Speaker wires

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Popms

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Speaker wires
« on: 10 Oct 2003, 02:55 am »
Need some help on speaker wires. Right now im using I guess what would be called zip cord for my speaker wires Im looking to improve on them just not sure where to start. My setup as it stands now is a Ram 701 integrated amp, Ellis 1801 speakers, pioneer 343 dvd / MSB dac.  Any advise would be great. Thanks

Hantra

Speaker wires
« Reply #1 on: 10 Oct 2003, 02:58 am »
Well, it really all depends on what you want to spend.  There are so many great cables nowadays for little money.  Any of the Kimber 4VS, 4TC would be a great upgrade for you IMO.  If you want to spend more than that, the Audience Conductor would be on my short list as a next step up.

I think any of these would do well in that setup. . .  Nice setup BTW!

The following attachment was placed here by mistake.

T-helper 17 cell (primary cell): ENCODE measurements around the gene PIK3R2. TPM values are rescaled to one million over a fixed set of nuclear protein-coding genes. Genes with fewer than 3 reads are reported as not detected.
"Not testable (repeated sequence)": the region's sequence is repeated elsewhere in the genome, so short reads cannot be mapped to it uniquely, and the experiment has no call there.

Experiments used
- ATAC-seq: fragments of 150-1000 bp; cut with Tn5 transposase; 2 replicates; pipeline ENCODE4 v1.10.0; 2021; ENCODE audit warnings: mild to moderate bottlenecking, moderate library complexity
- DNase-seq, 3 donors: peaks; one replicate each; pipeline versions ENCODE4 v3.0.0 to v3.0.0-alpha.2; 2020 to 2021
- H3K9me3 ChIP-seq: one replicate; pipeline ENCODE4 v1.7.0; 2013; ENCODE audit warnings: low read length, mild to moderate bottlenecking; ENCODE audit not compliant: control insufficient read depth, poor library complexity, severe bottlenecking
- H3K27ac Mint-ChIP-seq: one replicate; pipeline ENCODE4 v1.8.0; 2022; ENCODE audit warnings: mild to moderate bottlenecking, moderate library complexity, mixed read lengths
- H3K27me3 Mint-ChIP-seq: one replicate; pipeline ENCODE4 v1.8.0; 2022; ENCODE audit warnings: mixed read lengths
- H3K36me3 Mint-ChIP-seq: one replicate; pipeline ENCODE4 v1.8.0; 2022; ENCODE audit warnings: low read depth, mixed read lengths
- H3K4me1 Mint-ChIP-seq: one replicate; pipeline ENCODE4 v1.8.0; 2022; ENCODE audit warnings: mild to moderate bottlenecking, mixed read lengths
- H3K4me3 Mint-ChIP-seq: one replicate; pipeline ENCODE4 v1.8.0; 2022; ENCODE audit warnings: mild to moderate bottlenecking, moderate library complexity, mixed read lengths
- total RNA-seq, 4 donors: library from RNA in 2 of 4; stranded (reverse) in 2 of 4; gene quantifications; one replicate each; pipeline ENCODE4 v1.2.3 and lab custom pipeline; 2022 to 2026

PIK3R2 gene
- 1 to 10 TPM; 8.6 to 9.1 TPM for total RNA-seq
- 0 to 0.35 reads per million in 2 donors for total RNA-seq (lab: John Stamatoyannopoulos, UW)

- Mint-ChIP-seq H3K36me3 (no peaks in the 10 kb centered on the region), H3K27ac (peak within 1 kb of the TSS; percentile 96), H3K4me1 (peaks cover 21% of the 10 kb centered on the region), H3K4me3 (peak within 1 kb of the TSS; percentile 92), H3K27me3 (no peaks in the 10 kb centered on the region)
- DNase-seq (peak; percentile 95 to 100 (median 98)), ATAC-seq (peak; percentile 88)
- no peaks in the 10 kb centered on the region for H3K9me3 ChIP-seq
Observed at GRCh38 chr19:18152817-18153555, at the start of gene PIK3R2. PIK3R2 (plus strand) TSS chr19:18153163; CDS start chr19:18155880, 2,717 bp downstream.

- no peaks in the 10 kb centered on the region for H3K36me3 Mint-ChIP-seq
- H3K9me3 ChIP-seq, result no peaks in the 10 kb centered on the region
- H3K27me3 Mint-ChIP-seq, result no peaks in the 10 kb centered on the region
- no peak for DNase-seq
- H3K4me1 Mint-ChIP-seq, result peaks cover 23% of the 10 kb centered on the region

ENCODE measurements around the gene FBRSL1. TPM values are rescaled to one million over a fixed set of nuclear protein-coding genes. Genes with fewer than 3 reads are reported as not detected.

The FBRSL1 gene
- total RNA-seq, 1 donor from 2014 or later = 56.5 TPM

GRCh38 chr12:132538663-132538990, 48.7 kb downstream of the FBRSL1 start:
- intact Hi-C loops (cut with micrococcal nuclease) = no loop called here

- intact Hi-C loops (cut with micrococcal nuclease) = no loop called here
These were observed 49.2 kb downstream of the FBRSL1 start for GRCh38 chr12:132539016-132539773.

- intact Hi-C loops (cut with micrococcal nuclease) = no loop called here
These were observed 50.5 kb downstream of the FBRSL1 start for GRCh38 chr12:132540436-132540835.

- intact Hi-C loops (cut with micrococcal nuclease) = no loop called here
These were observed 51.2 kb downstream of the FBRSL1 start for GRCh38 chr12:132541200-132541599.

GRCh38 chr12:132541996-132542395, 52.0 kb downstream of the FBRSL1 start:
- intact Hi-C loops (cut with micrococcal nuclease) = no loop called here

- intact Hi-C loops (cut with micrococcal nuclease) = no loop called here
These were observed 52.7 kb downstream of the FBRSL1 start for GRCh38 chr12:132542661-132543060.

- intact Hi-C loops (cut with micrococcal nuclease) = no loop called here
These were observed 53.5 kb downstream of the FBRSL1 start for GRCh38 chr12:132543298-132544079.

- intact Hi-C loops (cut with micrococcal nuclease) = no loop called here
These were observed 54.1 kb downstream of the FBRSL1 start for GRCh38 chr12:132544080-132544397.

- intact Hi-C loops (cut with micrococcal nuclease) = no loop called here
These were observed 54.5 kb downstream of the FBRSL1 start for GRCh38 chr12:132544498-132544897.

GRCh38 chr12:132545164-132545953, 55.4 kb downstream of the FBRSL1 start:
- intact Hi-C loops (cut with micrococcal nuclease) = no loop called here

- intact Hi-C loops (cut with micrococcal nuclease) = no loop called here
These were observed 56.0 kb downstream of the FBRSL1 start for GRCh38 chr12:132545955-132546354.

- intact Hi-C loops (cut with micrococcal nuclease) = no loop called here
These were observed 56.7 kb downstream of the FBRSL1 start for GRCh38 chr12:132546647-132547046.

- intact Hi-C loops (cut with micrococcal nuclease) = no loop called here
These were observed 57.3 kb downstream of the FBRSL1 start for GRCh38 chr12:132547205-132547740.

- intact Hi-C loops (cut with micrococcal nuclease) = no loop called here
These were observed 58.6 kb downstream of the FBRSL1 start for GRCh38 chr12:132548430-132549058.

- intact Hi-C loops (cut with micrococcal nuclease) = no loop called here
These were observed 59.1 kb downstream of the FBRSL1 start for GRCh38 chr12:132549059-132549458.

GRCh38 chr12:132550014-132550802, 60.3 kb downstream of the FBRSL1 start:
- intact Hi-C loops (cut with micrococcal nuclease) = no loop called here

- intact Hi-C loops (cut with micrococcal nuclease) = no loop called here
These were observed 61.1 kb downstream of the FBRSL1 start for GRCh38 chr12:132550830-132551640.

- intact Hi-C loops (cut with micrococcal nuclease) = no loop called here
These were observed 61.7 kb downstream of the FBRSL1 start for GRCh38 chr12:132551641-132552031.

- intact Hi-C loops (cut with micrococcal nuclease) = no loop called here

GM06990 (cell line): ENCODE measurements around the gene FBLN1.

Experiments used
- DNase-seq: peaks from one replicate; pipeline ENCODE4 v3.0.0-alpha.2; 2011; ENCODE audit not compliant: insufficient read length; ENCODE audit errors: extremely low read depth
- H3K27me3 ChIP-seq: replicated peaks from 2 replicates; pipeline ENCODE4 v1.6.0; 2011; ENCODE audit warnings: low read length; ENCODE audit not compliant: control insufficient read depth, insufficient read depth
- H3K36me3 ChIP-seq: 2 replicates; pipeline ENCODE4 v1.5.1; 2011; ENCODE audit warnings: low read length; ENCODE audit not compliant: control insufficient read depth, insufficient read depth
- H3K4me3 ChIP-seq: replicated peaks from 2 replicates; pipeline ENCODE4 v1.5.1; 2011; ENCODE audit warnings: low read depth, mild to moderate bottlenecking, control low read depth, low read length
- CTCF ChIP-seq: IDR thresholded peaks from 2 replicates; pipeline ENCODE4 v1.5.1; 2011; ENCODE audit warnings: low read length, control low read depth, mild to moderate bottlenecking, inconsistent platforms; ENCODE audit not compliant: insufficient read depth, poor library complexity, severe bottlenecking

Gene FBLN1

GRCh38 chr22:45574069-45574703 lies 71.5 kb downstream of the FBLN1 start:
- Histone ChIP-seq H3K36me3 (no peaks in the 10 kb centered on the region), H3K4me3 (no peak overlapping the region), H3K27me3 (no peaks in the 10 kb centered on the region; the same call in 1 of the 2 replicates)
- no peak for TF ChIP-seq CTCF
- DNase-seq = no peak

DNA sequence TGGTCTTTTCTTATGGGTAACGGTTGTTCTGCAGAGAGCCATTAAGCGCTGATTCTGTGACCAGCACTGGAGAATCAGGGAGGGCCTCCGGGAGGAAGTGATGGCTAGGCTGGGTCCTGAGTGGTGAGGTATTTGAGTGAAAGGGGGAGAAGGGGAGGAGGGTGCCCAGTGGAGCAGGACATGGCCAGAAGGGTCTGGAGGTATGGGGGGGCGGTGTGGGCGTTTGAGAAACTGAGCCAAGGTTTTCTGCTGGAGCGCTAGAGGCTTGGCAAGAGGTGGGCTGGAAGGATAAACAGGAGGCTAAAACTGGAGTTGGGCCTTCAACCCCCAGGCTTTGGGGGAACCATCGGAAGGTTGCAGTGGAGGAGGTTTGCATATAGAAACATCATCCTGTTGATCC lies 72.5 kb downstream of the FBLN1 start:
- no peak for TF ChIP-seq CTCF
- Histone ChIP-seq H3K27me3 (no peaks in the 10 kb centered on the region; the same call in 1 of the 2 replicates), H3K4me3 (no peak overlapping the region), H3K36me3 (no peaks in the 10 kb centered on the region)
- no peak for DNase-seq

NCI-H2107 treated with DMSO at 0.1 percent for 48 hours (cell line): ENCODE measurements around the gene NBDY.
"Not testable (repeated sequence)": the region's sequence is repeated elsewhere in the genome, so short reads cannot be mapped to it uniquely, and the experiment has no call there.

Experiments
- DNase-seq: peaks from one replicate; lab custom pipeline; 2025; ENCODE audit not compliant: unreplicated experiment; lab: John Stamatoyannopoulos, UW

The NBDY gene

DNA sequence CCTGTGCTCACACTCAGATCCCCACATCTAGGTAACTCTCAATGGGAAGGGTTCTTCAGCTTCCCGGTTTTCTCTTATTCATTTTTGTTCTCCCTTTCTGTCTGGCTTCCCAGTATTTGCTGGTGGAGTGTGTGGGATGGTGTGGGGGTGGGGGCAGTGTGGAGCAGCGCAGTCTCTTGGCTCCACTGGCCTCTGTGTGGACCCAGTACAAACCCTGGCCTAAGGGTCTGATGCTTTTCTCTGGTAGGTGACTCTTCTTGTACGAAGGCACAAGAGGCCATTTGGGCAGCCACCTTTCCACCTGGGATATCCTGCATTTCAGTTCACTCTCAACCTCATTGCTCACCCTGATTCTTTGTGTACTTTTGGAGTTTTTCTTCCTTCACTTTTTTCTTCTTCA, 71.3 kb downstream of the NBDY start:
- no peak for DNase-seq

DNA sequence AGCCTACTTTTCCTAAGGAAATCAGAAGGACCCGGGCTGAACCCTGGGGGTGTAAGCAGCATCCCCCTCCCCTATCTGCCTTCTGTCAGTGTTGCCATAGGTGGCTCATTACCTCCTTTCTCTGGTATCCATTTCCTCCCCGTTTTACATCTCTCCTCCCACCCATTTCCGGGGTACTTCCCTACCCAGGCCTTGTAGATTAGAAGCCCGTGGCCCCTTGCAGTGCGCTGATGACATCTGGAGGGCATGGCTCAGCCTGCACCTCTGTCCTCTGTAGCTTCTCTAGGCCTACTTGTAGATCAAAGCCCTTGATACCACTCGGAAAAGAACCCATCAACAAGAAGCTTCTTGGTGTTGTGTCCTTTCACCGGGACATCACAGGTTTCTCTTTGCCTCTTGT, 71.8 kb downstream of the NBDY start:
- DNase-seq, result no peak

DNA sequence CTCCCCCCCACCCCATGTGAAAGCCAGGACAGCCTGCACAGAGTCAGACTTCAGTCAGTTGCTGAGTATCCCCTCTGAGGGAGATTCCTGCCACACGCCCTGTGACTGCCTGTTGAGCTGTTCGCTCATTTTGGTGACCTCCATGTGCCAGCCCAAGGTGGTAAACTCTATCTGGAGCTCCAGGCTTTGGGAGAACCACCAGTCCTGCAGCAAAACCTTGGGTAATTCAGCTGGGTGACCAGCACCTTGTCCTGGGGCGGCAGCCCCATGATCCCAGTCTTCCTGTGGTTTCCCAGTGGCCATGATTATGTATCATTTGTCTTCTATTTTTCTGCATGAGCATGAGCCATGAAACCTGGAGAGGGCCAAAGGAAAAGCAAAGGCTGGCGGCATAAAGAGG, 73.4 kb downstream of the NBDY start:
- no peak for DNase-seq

B

warnerwh

Speaker wires
« Reply #2 on: 10 Oct 2003, 03:16 am »
I've been impressed with DH labs cables, they're inexpensive too. Don't be duped into thinking you need to spend alot of money here. Not until you have the most resolving of systems is it worth spending much. Speaker wire's are part of the load to the amplifier and will therefore have some sonic signature of their own in your specific system.  Try something like the post above or the DH labs or something else inexpensive and see what how you like them.  Also you can get good deals on used cables at audiogon.com or Ebay. Buying used is an excellent idea because wire doesn't really wear out and if you don't like them you can sell them for about what you paid. Good luck

Popms

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Speaker wires
« Reply #3 on: 10 Oct 2003, 03:48 am »